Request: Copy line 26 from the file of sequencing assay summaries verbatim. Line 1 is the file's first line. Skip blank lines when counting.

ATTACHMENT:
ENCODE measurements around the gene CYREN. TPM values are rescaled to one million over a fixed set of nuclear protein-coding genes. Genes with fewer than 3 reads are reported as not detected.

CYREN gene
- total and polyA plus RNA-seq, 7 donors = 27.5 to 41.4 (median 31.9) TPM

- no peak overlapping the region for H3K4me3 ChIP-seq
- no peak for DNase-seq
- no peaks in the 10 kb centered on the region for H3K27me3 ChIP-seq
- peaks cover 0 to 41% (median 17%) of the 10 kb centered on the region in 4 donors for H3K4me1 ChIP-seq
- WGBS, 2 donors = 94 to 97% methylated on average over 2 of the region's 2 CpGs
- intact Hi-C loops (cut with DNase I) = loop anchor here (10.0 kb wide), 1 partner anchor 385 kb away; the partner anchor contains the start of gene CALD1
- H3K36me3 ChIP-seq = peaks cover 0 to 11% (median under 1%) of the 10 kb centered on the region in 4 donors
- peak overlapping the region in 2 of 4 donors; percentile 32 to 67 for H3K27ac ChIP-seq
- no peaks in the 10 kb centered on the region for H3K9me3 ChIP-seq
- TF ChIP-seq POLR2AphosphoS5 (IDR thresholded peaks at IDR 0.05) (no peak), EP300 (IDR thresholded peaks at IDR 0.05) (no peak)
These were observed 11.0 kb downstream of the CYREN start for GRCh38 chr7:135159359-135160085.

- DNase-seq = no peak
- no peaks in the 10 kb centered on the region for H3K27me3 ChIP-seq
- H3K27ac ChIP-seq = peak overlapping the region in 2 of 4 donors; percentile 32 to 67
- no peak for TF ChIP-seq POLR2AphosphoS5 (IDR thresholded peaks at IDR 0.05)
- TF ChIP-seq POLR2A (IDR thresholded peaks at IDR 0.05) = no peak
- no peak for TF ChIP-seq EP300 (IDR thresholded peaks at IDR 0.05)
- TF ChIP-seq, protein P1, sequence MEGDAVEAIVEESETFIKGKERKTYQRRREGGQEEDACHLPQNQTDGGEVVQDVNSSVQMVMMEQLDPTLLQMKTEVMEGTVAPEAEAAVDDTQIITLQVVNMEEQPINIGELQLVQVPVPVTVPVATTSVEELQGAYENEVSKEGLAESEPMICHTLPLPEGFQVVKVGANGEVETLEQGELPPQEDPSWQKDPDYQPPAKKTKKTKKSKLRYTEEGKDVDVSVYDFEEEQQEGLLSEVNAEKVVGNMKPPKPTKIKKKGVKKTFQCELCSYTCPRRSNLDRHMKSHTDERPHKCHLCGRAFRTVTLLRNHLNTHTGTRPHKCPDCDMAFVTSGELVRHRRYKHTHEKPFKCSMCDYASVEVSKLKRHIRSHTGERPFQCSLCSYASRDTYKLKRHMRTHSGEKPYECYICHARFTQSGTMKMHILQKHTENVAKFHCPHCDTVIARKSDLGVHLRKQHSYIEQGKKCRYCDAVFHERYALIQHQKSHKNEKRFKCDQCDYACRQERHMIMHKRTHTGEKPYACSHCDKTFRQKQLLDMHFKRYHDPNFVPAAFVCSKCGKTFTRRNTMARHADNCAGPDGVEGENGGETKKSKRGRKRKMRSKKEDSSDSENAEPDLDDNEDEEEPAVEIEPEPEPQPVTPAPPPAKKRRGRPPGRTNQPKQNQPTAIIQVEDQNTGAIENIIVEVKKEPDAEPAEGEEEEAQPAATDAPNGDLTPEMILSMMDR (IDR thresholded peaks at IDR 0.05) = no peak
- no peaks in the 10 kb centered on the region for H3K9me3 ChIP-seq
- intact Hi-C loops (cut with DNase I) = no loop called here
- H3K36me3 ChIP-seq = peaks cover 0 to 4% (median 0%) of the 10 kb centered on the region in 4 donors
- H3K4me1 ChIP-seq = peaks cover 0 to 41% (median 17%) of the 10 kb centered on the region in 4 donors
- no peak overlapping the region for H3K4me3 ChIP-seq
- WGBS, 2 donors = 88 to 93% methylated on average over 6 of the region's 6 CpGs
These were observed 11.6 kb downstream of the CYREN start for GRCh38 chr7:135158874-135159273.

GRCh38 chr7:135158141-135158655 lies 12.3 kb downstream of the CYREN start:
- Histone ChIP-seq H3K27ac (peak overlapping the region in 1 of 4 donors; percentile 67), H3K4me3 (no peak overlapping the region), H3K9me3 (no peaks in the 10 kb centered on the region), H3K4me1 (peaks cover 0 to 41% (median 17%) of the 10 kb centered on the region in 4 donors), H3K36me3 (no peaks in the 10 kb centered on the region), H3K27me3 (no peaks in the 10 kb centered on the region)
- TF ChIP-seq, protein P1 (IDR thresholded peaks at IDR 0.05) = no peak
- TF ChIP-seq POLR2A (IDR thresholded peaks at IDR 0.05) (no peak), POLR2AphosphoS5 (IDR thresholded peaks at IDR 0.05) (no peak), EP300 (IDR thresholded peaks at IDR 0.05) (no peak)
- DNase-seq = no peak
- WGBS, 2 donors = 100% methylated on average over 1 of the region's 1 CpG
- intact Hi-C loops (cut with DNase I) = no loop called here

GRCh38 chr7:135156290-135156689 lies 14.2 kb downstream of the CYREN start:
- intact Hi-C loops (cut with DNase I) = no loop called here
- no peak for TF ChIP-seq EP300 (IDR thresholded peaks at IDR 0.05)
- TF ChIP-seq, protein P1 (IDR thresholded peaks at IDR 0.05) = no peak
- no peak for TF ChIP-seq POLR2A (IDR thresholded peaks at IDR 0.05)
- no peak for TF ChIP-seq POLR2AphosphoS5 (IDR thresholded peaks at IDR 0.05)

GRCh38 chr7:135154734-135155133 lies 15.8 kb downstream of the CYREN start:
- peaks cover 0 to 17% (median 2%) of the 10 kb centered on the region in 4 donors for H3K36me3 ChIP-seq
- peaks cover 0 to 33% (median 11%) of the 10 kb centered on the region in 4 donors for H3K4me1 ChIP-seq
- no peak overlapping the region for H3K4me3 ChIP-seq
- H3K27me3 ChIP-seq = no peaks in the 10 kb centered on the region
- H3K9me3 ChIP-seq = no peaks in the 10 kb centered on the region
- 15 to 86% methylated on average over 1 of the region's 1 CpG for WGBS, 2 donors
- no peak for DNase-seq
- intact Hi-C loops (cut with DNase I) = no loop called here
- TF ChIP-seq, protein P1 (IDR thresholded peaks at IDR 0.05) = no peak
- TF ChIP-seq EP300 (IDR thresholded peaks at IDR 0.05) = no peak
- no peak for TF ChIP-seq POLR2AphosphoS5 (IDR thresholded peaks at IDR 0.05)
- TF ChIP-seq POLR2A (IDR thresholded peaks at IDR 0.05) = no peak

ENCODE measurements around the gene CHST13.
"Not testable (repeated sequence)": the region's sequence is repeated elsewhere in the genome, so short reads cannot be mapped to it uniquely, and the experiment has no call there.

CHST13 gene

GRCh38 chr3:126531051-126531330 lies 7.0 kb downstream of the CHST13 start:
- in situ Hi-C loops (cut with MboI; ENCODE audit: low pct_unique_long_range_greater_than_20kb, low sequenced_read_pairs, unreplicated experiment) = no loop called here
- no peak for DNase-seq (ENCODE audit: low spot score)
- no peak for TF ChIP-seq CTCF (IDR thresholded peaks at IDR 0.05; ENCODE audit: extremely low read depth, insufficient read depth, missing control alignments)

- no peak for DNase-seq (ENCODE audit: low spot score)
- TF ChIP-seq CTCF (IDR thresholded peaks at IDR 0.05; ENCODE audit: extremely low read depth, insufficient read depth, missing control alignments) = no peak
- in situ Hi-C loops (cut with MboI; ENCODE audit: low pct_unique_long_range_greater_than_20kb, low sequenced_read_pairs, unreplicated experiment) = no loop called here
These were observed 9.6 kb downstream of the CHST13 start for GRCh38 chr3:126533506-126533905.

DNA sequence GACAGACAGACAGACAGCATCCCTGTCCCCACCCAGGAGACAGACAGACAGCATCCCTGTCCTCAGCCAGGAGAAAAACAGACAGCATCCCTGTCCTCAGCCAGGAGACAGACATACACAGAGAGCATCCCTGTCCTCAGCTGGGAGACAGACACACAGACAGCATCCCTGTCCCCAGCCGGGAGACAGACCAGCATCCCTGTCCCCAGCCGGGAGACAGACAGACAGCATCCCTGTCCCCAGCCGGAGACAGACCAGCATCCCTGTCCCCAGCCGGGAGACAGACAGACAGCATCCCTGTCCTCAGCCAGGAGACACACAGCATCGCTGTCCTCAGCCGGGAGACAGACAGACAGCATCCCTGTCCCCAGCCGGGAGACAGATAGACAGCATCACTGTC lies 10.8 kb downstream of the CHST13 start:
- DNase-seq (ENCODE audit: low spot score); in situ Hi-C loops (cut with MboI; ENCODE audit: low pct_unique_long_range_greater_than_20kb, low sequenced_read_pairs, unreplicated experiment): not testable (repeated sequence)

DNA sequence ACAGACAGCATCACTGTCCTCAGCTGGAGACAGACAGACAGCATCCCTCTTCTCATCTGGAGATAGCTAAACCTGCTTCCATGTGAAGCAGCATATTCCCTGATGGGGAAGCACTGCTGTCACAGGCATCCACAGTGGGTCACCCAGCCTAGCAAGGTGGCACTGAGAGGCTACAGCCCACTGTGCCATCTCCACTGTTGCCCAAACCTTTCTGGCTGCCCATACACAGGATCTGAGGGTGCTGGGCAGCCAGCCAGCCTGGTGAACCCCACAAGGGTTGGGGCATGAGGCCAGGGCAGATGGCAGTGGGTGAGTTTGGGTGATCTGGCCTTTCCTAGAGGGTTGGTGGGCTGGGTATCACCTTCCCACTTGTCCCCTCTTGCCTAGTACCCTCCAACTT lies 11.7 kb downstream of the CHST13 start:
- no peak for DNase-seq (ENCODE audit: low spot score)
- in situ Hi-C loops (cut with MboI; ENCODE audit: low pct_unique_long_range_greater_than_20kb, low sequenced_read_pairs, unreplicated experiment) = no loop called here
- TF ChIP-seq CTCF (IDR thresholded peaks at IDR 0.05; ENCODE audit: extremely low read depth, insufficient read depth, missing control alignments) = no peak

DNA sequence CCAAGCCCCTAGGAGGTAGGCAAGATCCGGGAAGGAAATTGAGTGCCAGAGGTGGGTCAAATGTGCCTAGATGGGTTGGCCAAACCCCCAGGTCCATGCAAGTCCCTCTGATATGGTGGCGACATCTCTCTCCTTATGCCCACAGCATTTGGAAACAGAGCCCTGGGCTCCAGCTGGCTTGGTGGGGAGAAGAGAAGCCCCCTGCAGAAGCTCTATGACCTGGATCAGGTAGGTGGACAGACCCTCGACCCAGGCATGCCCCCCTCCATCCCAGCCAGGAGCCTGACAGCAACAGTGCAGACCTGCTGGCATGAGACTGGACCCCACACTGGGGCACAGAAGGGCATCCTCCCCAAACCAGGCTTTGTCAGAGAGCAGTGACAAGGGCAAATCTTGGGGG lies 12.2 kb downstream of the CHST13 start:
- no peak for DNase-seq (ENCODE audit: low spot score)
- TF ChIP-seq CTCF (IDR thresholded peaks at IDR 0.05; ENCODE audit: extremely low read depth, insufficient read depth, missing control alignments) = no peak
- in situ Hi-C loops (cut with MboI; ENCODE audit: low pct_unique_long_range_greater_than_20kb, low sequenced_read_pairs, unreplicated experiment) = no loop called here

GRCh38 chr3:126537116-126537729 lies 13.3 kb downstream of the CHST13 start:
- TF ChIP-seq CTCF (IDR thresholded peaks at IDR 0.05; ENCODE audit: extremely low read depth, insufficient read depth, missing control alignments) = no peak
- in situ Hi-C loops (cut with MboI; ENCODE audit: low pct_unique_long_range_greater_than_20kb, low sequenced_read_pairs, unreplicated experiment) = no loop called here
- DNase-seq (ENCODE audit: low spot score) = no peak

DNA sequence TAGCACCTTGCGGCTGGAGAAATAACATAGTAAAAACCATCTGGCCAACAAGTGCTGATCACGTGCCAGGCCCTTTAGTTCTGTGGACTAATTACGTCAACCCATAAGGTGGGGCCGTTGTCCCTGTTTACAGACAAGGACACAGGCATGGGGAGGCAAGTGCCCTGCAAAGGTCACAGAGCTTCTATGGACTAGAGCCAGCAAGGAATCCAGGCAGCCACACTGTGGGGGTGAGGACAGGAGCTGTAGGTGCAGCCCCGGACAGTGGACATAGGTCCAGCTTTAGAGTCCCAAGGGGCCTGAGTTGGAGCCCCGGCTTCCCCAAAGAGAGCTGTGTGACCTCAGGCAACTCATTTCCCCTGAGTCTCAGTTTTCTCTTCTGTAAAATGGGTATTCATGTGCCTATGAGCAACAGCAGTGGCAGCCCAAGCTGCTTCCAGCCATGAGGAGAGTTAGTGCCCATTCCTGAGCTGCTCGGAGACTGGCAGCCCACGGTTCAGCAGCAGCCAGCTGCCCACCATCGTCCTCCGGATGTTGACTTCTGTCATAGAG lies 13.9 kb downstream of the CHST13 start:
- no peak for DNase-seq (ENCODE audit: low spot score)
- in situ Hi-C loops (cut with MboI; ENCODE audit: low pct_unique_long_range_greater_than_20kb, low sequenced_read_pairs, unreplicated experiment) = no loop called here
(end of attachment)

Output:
- no peak overlapping the region for H3K4me3 ChIP-seq